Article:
Medieval Icelandic Sagas
The Saga of the Volsungs
13th century, Old Norse, from much older oral tradition.
'Sigurd should eat the dragon's heart himself,' chirps a bird, 'and then he will be the wisest man on Earth.'
Sigurd, Sigmund’s son, cuts the heart from the serpent Fafnir while Regin drinks its blood. It is the blood of the dragon of whom Regin once said:
His size is no different from that of other grass snakes and more is made of it than it deserves. The serpent has proved to be much more formidable than this, however, although Sigurd has managed to kill it by digging for himself a trench and piercing the dragon from beneath as it passed overhead.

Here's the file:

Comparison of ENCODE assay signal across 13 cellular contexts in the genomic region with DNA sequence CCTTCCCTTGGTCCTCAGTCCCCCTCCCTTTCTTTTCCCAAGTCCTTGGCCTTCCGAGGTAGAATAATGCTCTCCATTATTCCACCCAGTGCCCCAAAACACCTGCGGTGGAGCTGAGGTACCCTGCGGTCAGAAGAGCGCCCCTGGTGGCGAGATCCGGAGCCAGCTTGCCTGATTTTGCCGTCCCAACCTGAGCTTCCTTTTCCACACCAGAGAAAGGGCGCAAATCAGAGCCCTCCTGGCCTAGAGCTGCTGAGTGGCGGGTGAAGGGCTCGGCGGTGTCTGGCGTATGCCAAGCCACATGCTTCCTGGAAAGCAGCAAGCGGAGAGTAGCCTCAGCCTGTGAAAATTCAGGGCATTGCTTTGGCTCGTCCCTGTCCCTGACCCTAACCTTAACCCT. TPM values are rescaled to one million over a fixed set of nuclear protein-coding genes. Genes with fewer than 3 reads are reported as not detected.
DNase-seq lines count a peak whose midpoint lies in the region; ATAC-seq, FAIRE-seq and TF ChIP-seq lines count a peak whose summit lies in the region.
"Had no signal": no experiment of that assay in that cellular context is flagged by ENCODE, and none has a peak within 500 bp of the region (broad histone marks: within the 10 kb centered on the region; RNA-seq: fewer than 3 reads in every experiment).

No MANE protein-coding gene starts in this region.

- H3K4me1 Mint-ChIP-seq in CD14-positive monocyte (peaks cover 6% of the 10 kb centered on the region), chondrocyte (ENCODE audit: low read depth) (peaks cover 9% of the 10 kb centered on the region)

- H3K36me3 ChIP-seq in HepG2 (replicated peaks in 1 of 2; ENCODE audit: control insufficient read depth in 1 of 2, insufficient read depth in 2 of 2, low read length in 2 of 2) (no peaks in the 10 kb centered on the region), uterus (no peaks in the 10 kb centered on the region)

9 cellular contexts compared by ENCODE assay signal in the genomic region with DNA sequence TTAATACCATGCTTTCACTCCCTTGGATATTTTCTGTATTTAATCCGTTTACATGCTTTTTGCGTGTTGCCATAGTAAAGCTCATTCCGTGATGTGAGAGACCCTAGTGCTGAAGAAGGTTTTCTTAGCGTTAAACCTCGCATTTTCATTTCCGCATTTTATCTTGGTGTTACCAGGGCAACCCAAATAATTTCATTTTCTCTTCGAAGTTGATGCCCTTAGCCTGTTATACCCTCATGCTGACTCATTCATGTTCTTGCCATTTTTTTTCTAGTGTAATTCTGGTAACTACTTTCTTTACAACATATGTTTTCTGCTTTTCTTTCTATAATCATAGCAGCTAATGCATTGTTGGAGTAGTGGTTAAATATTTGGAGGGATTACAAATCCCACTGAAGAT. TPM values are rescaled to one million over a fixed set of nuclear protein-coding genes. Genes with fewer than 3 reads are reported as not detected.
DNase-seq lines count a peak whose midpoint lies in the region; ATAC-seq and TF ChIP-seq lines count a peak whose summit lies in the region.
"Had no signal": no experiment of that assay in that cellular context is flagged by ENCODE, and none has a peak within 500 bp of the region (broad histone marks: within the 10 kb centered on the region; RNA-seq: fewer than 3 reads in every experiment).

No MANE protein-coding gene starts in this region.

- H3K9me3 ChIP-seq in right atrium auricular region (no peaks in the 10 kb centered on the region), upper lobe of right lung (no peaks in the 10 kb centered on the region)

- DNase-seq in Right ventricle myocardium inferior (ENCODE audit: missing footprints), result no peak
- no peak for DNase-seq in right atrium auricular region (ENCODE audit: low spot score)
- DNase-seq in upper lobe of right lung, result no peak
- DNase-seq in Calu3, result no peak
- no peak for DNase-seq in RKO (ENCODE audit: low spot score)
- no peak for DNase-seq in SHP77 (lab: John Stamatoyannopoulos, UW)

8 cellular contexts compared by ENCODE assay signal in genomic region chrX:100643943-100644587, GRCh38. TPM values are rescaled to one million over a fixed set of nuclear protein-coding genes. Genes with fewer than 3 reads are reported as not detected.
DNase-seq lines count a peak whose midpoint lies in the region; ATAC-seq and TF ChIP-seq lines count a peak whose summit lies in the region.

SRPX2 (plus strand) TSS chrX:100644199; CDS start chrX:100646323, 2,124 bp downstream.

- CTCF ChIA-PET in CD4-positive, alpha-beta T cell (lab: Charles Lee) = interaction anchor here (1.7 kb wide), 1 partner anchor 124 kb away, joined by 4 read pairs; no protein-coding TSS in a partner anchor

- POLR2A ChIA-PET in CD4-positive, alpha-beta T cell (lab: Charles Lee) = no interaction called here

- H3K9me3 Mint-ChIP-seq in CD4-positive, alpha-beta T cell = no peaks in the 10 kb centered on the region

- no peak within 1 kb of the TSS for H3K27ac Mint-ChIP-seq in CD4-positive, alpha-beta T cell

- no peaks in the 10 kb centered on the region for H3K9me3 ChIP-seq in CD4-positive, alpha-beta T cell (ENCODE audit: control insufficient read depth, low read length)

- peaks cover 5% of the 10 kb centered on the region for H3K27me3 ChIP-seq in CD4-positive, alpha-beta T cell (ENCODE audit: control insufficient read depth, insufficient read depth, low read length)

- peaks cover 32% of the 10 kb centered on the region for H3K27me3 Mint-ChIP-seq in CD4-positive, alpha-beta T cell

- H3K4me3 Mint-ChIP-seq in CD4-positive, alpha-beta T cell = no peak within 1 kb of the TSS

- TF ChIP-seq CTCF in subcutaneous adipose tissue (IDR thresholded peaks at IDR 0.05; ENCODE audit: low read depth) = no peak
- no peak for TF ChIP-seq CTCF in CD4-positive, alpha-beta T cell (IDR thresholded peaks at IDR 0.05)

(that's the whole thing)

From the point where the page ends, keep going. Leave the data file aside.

‘Go and roast the heart,’ calls Regin, ‘so that I can eat it.’
Sigurd roasts the dragon’s heart over the open fire, and as the juice begins to sizzle and hiss, Sigurd puts his thumb into his mouth when it is splashed and can immediately understand the language of the birds that are cheeping all around him.
‘That’s Sigurd,’ one of the birds is saying. ‘He should eat the dragon's heart himself and be the wisest man on Earth.’
‘Regin intends to betray him and kill him,’ replies another.
‘Sigurd should kill him first then,’ says a third.